Disney may have staked a claim to being the “happiest place on earth” but three days before Christmas, Dublin Airport could give it a run for its money.
Screams of delight could be heard across the Terminal 2 concourse as waves of people off flights from North America washed in before the dawn’s early light. And the tears of joy streaming down the bleary-eyed faces of those arriving and those waiting for them to come through the sliding doors would have melted the flintiest of hearts.
Parents hugged their adult children with an ferocity borne of the pain of absence before relieving them of trolleys groaning under the weight of bags and ushering them into the car park.
Wide-eyed babies and toddlers blinked in the bright lights and booming tunes of an RTÉ outside broadcast in the arrivals hall as they were fussed over by grandparents and reassured that while they were now a long way from home, Santa Claus was still coming to town with their Irish address programmed into his sleigh’s sat-nav.
Patrick and Una Kennedy from Wicklow hugged their son Seamus, their daughter-in-law Kirsten and their grandchildren Hannah and Ciara fiercely after they flew in from Boston.
“We have been looking forward to this for so long,” Una said.
And how long is so long?
It is the first time their son will have spent Christmas in Ireland since 2017.
“It is a long time since Santa has been in our house,” she said with Patrick adding that they had been “getting ready for a month”.
Irene O’Connell had been too excited to sleep in advance of her overnight journey from Co Cork to meet her “oldest baby” Shauna, who flew in from Toronto.
Shauna moved to Toronto more than two years ago and this will be her first Christmas at home since she left.
“It is hard that she is overseas but she is happy and as long as she is happy we are happy,” her mother said.
For her part Shauna was clearly delighted. “It is not the same doing Christmas away,” she said. “I miss my grandmother’s turkey and ham but mostly it’s my family. And I am looking forward to a good pint of Guinness. It doesn’t travel well.”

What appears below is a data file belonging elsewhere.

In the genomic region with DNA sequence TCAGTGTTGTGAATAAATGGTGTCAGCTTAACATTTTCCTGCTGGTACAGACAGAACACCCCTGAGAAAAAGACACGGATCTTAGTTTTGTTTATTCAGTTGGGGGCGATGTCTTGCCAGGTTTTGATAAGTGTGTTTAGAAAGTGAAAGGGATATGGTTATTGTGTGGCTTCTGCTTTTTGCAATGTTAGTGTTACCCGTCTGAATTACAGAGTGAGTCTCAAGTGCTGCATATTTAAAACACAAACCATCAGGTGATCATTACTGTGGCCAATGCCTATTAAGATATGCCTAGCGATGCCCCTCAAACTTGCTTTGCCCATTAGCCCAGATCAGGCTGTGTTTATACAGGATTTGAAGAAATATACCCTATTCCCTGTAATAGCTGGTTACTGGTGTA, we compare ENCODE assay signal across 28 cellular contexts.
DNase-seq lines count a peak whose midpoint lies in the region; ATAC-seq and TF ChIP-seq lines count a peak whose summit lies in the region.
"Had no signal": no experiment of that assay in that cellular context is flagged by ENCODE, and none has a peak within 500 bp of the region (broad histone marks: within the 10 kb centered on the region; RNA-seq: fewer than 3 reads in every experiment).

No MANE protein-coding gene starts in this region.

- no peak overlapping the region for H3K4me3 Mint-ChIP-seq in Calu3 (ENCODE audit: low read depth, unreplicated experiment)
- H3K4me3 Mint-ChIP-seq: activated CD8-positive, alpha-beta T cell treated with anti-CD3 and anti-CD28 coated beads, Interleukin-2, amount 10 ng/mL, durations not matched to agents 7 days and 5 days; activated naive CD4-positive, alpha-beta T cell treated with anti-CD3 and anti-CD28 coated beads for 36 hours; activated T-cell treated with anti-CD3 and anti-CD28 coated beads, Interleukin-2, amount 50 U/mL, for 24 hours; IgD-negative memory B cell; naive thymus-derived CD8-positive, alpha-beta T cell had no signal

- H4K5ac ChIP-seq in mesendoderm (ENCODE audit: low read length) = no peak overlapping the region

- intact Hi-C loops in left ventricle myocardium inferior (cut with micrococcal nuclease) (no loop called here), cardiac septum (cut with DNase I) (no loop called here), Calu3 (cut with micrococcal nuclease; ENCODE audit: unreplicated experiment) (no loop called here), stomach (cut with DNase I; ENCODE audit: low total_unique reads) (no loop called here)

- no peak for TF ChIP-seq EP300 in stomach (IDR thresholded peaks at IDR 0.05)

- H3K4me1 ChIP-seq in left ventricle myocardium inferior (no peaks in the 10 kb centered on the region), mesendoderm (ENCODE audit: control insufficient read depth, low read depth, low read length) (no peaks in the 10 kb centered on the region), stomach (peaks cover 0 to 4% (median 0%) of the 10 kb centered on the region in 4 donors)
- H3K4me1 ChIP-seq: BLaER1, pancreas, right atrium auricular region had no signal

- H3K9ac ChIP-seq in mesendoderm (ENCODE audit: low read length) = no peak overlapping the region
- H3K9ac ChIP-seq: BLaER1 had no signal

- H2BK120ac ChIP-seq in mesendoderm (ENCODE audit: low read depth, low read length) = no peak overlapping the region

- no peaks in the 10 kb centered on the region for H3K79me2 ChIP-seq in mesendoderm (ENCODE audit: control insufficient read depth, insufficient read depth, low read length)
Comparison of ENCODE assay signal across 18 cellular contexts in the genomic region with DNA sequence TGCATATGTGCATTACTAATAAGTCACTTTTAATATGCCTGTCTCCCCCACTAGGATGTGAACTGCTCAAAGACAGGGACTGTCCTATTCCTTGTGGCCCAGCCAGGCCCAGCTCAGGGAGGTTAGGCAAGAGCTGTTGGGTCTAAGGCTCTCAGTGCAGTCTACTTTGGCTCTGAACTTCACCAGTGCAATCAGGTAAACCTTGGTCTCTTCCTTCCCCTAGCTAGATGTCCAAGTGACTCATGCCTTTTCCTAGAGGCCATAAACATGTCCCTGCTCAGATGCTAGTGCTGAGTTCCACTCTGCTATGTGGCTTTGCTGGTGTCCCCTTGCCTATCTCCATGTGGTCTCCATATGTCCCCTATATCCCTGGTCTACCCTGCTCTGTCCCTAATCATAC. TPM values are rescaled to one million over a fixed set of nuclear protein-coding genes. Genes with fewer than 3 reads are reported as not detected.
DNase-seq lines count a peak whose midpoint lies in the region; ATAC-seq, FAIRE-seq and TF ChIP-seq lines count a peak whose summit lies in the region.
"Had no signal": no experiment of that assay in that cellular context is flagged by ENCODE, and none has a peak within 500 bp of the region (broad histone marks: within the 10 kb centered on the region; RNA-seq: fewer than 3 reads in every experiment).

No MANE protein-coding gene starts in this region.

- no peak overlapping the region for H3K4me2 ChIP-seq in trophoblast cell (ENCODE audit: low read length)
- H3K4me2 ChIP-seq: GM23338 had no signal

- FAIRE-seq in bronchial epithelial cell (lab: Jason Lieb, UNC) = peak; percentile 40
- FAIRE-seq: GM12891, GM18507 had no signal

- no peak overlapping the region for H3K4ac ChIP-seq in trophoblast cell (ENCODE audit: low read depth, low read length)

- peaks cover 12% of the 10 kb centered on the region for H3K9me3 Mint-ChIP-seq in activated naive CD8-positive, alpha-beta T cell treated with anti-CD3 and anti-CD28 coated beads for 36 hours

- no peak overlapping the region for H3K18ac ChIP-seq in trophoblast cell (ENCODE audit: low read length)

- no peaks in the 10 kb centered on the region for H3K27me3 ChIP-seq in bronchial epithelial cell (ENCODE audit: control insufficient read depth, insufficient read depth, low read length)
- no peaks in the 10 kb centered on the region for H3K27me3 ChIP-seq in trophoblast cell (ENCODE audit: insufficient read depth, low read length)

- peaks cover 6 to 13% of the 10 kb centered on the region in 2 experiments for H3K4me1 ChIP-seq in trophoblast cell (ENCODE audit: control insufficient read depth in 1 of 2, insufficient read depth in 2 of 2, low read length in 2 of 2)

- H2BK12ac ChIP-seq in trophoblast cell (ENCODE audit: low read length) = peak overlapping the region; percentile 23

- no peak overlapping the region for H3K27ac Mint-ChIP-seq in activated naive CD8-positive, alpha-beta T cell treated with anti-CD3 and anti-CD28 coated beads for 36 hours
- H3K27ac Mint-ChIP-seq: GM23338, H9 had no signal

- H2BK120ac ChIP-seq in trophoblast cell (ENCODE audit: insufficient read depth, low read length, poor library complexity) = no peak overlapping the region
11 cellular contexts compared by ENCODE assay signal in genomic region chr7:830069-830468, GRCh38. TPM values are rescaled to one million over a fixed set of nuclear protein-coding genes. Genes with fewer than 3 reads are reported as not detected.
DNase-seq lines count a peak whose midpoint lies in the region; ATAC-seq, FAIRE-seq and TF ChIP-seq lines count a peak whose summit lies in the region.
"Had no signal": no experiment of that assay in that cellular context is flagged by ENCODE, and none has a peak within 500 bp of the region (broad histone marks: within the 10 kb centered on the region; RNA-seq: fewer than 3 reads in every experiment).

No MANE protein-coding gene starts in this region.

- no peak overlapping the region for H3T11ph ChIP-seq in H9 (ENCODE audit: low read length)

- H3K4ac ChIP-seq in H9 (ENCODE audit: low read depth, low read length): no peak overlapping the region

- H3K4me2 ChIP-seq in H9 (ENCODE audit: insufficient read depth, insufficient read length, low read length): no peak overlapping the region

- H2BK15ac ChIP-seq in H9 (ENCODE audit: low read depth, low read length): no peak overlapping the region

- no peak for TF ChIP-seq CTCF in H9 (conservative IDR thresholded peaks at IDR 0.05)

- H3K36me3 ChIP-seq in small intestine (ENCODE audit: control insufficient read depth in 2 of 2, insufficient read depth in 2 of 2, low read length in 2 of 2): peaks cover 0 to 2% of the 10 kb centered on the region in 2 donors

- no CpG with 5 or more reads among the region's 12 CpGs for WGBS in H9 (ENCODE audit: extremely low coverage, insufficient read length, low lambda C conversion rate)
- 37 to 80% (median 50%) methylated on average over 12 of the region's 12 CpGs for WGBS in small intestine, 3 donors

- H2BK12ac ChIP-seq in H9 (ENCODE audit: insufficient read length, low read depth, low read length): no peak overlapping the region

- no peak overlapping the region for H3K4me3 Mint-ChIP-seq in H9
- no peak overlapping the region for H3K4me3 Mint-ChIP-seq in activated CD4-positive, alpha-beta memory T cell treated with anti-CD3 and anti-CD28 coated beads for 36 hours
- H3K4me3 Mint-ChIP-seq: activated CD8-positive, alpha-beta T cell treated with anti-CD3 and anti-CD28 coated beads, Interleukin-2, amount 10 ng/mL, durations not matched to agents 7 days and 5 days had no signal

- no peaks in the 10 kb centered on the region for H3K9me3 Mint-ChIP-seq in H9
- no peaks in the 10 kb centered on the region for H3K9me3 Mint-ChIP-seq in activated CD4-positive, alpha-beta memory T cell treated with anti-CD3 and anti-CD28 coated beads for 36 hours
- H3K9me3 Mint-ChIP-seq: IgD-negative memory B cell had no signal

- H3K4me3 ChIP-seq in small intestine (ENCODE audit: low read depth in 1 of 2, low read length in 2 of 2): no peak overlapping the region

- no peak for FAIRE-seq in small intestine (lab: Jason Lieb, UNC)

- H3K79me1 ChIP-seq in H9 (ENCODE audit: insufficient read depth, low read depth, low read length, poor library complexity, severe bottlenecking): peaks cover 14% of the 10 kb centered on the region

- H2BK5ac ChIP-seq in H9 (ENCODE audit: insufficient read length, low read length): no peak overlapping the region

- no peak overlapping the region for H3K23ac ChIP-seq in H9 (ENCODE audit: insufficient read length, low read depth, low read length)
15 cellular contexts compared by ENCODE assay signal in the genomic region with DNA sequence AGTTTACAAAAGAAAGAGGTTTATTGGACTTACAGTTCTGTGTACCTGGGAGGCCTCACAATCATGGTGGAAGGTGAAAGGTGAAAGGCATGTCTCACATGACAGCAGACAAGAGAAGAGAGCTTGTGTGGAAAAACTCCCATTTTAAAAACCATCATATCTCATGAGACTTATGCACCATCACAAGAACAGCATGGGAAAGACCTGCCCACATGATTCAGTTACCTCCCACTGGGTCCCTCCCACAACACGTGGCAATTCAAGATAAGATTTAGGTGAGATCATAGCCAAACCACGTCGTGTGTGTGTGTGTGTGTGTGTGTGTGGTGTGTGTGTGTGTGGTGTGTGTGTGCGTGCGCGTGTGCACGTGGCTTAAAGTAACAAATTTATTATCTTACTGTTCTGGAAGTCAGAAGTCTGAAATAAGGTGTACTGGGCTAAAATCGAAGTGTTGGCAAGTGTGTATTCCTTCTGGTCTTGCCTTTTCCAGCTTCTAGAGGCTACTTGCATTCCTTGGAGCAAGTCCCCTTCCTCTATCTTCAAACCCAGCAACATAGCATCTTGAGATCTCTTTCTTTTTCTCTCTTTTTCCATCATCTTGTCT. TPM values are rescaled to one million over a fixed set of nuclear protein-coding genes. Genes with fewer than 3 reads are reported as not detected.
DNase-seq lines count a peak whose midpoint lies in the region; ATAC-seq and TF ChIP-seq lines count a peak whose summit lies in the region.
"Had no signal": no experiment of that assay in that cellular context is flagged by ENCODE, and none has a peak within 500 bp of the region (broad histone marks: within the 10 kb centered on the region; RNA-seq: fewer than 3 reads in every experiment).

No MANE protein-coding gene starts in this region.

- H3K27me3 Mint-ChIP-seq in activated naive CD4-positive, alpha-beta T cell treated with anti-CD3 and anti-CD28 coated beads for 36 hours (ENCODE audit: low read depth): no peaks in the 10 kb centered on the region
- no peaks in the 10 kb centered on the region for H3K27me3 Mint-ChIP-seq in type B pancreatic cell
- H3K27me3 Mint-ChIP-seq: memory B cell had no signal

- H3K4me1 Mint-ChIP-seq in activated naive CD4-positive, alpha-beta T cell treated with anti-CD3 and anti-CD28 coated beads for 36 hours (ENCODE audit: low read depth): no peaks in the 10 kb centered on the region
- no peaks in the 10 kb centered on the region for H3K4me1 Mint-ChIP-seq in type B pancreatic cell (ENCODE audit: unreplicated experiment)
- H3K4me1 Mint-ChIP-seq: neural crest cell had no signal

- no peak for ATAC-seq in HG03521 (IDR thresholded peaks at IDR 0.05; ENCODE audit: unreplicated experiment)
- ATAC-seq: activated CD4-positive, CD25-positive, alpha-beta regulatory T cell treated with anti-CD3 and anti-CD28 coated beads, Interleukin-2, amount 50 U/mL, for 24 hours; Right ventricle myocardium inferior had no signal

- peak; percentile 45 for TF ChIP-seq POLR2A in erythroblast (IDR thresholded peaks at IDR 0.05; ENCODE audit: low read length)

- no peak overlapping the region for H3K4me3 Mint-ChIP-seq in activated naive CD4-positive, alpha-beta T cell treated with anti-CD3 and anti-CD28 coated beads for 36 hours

Bradley Williams, by contrast, does travel well. At 17 months old, he has just completed his 16th flight in the company of his mother, Sareen O’Kennedy, and his father, Matt Williams.
“He was the quietest baby on the plane,” Sareen said. . There was a lot more louder than him.”
While Bradley might be a frequent flyer, this will be his first Christmas in Ireland. “We live in New York now and he is the first grandchild on my side of the family so he is wanted home, and is going to be a big favourite,” his tired but happy mammy told The Irish Times.
She wanted to be home too. “I was last home for Christmas in 2018 and I can’t wait for my mother to cook the dinner,” she said.
But first things first,” she continued. “The first thing to do is go for a breakfast roll before taking a bus to New Ross.”
Orla and Peter McNally from Dublin 15 were waiting for their daughter, Anna, who was coming from Vancouver. Orla was holding a red balloon and a bunch of yellow flowers.
“I am going to start crying in a minute,” she said. “She’s been away eight years and it is absolutely a big deal.”
Peter had no balloons or flowers but while his hands were empty, his heart was full “We only get to see her twice a year so it is very special when she is home and the house will be very busy from dawn to dusk.”
The conversation stopped suddenly as Anna appeared through the doors and arms were flung wide.
“I wasn’t home for Christmas last year and there was nowhere like it,” she said once the hugging and crying eased. “And look at all the fuss. I am 33 years old and I still get a balloon when I get home. And flowers. Sometimes they are kind of half dead but they are good now this year.”
Marie Tierney lives in Edmonton, Canada and hasn’t been home for Christmas since pre-pandemic times.
It can be lonely when you are in a different county,” she said after an emotional reunion with her sister Helen and her niece Evelyn. “It is not the same anywhere else.”
Her equally emotional sister was in a bit of a flap after a bit of pre-arrival drama. “We were racing to the airport but we forgot the poster,” she explained, pointing to the welcome home art drawn by her daughter.
They had to go back for it but she made it to the airport in time and all was well. “It just adds to the excitement of Christmas,” she said.
Graeme McQueen from daa, the operator of the airport, said today would be one of the busiest days this year, with an expected 102,000 passing through the airport. “But there are great scenes here and it’s great to see all the families getting back together, that’s the magic at Dublin Airport. We have seen some remarkable things this week already and we’re going to see that continue today and over the weekend.”
Meanwhile, on the other side of the country, Shannon Airport was buzzing too and looking forward to its busiest Christmas since 2009.
All told 121,000 passengers will pass through Shannon during the Christmas holiday period, up 18 per cent on the same period last year.